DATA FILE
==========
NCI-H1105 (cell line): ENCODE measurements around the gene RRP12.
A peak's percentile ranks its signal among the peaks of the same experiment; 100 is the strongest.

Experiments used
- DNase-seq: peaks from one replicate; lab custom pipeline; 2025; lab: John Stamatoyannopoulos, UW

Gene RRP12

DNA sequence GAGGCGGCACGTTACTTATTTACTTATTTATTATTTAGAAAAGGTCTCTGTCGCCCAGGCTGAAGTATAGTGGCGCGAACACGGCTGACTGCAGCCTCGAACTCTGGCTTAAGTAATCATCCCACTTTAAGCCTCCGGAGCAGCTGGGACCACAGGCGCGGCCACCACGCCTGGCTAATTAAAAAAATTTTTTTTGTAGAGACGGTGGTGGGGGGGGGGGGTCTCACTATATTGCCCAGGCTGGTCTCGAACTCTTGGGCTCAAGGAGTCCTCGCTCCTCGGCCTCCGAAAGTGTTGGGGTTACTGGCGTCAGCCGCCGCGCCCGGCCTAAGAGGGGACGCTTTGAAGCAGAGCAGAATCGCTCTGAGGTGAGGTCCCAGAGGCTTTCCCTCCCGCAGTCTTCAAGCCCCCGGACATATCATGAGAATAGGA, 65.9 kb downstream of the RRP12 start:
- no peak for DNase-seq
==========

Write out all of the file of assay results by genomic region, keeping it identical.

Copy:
NCI-H1105 (cell line): ENCODE measurements around the gene RRP12.
A peak's percentile ranks its signal among the peaks of the same experiment; 100 is the strongest.

Experiments used
- DNase-seq: peaks from one replicate; lab custom pipeline; 2025; lab: John Stamatoyannopoulos, UW

Gene RRP12

DNA sequence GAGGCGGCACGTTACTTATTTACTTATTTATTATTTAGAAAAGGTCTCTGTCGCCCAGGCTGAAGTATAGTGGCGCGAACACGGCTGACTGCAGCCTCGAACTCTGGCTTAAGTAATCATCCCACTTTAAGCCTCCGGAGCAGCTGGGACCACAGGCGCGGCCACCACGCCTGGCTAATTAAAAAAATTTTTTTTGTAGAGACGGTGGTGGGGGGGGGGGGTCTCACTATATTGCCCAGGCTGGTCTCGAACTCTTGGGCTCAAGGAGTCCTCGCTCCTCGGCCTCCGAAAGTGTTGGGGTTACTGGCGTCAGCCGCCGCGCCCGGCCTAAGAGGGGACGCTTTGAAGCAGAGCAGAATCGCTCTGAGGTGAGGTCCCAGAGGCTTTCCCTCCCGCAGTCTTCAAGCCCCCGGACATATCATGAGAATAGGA, 65.9 kb downstream of the RRP12 start:
- no peak for DNase-seq